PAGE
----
One of the more difficult aspects of keeping your home comfortable is dealing with issues that you can’t see: air leaks. If left unchecked, they can lead to seriously reduced comfort and increased energy usage.
When conditioned air – that is, air that has been heated or cooled – leaves your home, that’s called exfiltration. When unconditioned outdoor air sneaks into your home, that’s infiltration. Exfiltration typically takes place through the attic and roof, while infiltration tends to happen in basements and crawlspaces. Either sort of leak causes your heating and cooling systems to work harder than they need to, wasting power and putting more wear and tear on the system.
The solution, of course, is to find a way to seal the leaks that cause infiltration and exfiltration. That’s where we come in.
Assessing the Problem
Here in the Springfield area, there are quite a lot of older homes, and most of those houses have air leaks due to the outdated building methods that were used to construct them. That doesn’t mean you’re free from leakage problems if you live in a new house, however. Most builders don’t have the time or training to seal leaks as they go, as each different contractor looks at air sealing as “not my job.”
In order to figure out how leaky your house is, we’ll conduct a blower door test. Basically, we use a giant calibrated fan to depressurize the house, which makes leaks quite a lot more obvious as air rushes to fill in the suddenly vacated space. We can then use tools like smoke pencils and an infrared camera to see those leaks in progress. As experienced energy analysts, we know exactly where to look for leaks, so we can conduct the check efficiently.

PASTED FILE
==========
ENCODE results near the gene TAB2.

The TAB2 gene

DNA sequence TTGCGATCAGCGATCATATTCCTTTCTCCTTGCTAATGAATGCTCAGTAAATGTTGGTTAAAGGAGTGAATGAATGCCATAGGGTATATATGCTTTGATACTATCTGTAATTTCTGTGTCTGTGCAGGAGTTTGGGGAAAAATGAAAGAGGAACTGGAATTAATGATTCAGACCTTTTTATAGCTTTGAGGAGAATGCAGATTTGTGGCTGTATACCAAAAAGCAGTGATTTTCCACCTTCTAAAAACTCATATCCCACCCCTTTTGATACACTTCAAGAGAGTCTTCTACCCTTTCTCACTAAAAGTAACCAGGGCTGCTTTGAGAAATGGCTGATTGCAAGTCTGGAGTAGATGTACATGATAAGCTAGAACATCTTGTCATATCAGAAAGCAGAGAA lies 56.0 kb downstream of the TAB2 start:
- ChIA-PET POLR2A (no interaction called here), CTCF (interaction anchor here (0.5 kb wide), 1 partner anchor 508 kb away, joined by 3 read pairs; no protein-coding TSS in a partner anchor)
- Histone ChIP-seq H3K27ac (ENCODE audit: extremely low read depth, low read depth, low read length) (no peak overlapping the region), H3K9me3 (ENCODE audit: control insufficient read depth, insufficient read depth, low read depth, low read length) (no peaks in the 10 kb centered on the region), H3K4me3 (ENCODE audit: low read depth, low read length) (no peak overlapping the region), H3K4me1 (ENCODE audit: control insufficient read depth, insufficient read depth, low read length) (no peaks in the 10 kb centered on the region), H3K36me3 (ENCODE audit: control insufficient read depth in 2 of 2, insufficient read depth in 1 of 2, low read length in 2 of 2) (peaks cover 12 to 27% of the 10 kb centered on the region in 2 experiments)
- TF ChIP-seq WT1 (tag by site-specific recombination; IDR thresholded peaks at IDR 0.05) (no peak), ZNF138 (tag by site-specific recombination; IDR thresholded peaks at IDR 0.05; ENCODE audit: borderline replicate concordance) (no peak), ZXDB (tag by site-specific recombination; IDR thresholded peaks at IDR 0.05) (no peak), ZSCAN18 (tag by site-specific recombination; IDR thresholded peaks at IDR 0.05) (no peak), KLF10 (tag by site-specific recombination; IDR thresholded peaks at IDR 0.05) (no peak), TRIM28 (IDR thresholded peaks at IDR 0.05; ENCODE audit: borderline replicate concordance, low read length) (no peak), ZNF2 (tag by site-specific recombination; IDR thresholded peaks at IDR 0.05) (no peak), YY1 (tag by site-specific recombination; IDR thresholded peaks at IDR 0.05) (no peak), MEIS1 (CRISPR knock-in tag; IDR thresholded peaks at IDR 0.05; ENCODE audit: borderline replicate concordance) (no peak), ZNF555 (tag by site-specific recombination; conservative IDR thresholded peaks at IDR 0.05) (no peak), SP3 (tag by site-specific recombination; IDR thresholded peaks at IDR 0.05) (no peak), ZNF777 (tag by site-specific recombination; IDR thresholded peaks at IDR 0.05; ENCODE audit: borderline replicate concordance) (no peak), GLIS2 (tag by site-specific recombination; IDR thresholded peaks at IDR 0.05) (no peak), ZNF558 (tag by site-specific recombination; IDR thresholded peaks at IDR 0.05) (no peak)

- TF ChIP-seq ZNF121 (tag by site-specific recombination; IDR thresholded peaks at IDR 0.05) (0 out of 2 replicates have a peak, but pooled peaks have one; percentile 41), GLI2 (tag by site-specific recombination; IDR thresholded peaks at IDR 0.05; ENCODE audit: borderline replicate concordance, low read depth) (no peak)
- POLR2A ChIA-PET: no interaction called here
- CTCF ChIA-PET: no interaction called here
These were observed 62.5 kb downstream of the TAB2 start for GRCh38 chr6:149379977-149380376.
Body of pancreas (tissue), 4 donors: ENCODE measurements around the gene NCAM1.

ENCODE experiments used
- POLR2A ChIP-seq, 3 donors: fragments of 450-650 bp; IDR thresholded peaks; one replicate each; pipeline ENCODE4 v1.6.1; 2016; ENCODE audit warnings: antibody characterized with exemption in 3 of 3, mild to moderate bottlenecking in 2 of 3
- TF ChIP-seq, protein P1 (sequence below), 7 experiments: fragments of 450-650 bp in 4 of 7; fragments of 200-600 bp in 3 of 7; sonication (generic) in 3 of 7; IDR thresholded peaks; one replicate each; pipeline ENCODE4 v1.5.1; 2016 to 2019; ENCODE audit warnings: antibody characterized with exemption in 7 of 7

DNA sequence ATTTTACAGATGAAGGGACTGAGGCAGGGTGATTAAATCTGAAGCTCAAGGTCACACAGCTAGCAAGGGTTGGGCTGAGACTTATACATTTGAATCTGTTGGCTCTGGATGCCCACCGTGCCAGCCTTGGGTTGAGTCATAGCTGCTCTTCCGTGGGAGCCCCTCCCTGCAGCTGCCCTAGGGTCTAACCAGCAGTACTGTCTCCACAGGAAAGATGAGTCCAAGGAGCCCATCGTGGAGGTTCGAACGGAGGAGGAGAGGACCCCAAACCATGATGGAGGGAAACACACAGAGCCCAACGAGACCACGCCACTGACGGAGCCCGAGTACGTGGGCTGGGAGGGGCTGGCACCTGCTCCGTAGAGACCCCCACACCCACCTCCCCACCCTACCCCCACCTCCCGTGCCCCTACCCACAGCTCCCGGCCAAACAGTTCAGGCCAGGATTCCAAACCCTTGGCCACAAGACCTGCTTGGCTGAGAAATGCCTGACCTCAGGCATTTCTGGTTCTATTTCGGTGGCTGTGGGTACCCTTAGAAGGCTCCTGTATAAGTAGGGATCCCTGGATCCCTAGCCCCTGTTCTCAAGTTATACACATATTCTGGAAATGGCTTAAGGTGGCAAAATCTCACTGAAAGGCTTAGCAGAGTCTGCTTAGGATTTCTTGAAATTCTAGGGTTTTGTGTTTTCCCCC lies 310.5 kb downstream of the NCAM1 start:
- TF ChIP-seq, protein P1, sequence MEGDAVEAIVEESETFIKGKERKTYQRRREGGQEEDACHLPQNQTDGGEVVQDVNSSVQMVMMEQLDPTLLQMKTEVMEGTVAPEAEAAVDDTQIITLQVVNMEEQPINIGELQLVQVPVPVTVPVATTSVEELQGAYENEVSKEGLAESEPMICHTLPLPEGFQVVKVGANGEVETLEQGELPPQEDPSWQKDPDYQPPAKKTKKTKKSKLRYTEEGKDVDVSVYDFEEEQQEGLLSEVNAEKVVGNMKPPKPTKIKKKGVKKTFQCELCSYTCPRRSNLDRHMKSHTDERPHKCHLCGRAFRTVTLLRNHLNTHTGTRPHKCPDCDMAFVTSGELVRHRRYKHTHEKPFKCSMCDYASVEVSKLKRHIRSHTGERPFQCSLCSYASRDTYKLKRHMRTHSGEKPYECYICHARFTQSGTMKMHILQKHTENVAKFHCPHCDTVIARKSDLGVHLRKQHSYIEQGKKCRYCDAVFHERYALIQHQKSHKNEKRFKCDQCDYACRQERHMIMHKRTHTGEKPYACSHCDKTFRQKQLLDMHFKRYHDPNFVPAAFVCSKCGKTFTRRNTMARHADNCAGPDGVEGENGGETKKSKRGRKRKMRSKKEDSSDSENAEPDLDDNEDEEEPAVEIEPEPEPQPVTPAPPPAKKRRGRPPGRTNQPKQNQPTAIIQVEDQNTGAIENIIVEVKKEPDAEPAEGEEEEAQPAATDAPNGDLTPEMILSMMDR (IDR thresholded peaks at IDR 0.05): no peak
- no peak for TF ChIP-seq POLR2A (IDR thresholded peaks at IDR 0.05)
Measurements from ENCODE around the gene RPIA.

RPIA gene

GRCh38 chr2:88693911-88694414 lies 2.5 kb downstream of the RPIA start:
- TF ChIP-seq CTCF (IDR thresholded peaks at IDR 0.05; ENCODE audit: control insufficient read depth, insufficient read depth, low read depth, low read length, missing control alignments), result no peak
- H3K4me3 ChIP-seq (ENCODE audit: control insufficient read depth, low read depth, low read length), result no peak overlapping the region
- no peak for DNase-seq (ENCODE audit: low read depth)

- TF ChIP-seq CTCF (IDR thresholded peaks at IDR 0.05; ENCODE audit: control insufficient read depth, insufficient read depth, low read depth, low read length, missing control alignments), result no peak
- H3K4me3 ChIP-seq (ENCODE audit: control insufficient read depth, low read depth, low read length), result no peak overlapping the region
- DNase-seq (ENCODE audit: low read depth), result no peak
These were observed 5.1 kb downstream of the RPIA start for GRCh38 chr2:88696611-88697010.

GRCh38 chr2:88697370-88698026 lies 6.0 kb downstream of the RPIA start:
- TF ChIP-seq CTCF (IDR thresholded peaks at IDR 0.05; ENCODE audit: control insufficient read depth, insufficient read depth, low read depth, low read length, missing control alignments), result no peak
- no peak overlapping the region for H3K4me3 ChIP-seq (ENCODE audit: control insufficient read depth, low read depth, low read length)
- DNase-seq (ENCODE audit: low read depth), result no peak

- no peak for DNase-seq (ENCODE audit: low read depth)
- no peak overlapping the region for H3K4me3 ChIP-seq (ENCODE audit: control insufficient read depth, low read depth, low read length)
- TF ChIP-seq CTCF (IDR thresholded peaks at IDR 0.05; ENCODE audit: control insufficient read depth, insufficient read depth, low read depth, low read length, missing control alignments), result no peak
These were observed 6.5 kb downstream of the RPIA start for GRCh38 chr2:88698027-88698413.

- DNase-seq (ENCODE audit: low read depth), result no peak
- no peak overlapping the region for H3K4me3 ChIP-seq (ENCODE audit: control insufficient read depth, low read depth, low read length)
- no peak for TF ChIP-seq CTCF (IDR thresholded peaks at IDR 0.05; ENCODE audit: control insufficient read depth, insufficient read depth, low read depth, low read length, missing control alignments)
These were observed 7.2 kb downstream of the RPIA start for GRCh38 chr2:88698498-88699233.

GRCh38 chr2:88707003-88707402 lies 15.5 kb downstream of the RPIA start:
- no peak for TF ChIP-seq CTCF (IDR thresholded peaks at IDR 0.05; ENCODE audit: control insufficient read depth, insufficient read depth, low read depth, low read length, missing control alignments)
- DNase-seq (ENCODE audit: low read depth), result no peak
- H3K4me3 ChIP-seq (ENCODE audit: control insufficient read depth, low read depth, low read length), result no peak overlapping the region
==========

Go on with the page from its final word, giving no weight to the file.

Fixing the Problem
Our approach to stopping leaks depends, of course, on where those leaks are. We’ll look at obvious sources such as attic doors and access hatches, chimneys, cracks in drywall, gaps around windows and doorways and weatherstripping around exterior doors. There are less obvious ways for air to leak into or out of your home, such as recessed lights and even electrical outlets along exterior walls. Each type of leak calls for a different sealing process, and we have all the tools and techniques needed to get them filled.
Thanks to our five decades’ experience in the HVAC industry, we know exactly where to find air leaks in Western Massachusetts homes, and we’re adept at fixing them. Give us a call today to see where your home is leaking air.